Are You Ready For The Spectacular Perseid Meteor Shower THIS FRIDAY?

Are You Ready For The Spectacular Perseid Meteor Shower THIS FRIDAY?

When we’re talking about astrophotography and shooting stars in the night sky, this of course means long exposures.

You’re going to need a steady tripod, preferably a fast wide-angle lens (f/2.8 is great, f/1.4 is excellent) and a remote shutter release as you’re going to take pictures with 20sec exposure time. Remember that you’re going to be there for quite a while so you should bring something to eat and drink as well. These tips will get you started.

LOCATION AND TIME: Head out to the site where you will shoot. You will have already scouted this site during the day for compositions, accessibility, safety, and obstructions. Plan to arrive before it’s fully dark. You can shoot sunset and then the Blue Hour into darkness, when you will switch to meteor photography settings. Sunset on August 12 is at 7:15pm, so depending on your latitude, full darkness (end of astronomical twilight) will be around 10:00pm, plus or minus.

COMPOSITION: Decide on your composition. Ideally, you will have an interesting foreground to complement the sky, but the sky needs to be the majority of your image because that’s where the action is. When deciding this, the most important consideration for this is the direction you face. You want to point the lens either side of the meteor shower radiant. The radiant is the emanation point of the meteors.

SETUP AND FOCUS: Now that you have decided on your composition, set up your tripod and camera. Attach the remote shutter release or intervalometer. Now it’s time to focus.

The goal is to establish ‘infinity focus’. Infinity means that your subject of focus is beyond the hyperfocal distance, which depends on your focal length and aperture. Don’t worry too much about this if you’re not familiar, just make sure that your composition does not include anything closer than, say, 30 feet. That’s a good ballpark figure. If there is a tree or a bush closer than that, chances are it will be out of focus. Beyond that distance, however, is infinity, and that will all be sharp. Most important is that the stars are sharp!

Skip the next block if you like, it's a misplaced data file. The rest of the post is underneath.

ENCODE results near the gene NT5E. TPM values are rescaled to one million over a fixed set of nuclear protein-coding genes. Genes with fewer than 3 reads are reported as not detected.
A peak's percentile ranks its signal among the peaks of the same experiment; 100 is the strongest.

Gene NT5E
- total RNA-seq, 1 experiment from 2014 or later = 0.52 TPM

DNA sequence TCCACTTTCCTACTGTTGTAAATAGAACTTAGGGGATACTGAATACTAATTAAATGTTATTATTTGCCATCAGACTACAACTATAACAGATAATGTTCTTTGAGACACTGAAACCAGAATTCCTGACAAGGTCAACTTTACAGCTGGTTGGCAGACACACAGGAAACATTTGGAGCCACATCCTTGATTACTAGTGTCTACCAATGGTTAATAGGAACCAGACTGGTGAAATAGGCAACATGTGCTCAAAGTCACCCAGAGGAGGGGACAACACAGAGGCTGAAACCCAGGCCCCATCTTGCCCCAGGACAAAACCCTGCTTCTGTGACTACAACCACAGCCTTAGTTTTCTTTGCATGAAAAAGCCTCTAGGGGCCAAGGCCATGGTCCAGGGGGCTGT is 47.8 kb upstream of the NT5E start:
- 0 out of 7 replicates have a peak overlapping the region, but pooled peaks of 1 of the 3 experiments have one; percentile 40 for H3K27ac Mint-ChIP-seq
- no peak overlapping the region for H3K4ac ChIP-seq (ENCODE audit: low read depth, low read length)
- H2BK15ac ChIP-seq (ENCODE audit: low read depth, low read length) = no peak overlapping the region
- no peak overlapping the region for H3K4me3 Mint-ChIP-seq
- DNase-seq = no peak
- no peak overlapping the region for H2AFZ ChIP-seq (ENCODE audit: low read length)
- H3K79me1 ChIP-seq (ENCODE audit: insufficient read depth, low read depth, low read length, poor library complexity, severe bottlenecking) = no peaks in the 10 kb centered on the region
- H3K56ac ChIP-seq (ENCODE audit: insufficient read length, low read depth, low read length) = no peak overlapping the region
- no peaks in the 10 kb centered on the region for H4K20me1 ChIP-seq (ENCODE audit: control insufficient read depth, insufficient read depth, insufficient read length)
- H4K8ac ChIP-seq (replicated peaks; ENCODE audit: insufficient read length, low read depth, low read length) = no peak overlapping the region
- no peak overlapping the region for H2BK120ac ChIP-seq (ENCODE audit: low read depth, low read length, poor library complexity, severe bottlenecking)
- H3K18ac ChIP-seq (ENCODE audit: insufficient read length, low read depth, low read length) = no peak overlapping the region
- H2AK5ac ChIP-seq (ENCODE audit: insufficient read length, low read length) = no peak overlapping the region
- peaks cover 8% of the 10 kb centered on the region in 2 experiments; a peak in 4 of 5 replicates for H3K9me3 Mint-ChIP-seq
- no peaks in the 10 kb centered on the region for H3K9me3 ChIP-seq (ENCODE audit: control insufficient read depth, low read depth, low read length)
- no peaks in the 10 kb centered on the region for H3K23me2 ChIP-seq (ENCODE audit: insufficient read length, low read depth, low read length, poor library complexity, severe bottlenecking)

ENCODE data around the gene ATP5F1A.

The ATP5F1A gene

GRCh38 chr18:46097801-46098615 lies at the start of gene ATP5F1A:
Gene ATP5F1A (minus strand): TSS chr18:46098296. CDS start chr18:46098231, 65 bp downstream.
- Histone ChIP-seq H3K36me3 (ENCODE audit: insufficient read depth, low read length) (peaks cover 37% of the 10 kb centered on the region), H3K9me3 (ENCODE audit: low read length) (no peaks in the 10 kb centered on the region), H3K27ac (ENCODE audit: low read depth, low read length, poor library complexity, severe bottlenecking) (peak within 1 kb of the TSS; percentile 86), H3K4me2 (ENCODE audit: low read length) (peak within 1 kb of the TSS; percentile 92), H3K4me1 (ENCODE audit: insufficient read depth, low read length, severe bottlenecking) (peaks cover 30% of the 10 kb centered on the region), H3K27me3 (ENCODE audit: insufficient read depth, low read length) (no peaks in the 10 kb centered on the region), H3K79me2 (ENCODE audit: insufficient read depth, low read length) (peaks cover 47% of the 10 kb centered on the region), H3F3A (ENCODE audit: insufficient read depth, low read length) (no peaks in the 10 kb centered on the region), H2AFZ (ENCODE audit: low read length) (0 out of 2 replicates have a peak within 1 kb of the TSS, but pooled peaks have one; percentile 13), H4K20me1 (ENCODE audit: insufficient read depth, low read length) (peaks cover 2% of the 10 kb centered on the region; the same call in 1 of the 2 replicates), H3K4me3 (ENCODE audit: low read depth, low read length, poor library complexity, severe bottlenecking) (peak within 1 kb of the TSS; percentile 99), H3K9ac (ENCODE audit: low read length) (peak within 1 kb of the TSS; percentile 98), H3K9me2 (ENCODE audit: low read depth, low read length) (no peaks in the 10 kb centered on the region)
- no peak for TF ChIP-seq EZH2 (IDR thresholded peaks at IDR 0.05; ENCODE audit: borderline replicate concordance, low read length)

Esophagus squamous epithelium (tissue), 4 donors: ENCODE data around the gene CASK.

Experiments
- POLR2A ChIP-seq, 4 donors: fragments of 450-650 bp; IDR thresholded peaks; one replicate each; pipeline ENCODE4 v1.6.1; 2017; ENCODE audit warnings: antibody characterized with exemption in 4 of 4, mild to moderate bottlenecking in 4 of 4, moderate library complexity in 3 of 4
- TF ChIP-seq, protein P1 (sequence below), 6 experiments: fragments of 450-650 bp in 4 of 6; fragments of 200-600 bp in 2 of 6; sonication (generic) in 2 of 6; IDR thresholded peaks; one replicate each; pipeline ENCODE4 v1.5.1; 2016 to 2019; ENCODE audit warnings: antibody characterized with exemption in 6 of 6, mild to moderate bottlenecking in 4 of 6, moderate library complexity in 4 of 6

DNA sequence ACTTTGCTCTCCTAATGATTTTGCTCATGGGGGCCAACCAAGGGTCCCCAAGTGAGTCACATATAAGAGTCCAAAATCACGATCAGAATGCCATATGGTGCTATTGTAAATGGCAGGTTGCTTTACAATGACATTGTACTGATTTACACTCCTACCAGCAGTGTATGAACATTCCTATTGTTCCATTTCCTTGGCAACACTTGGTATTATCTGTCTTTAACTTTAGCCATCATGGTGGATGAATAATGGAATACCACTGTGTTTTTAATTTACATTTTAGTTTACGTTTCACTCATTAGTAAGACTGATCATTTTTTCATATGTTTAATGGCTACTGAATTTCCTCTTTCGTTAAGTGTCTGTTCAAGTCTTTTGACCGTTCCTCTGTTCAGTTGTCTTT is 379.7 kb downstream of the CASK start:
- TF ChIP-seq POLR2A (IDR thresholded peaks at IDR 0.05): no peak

Take a short piece of gaffer tape (1-2 inches) and gently place it on the lens where the focus ring meets the fixed barrel of the lens. This will secure it from tiny movements due to temperature change, brushing up against the lens accidentally, etc. Remember this – you don’t need to refocus unless you change your focal length (e.g., 20mm to 24mm). Even if you recompose, if you stay at the same focal length, your focus is still good.

SHOOT: Once full darkness has arrived, it’s time to start shooting. At your widest aperture (e.g., f/1.4, f/2.8), set your shutter speed at 20 seconds and your ISO at 100. Take a test shot. It will probably be way too dark (remember to check the histogram for the most accurate information). This is where the ISO plays its role – increase to 1200 and take another test shot. Too dark? Keep increasing the ISO until you get a good exposure. It may have to go as high as 3200 or 6400.
Now that you have figured out your settings and set them, take a couple of test shots. Make any necessary adjustments, and then lock down the remote shutter release (push the button forward where it will stay).

Read the full article with even more tips over at Bryan Peterson School of Photography.

Source: Bryan Peterson School of Photography

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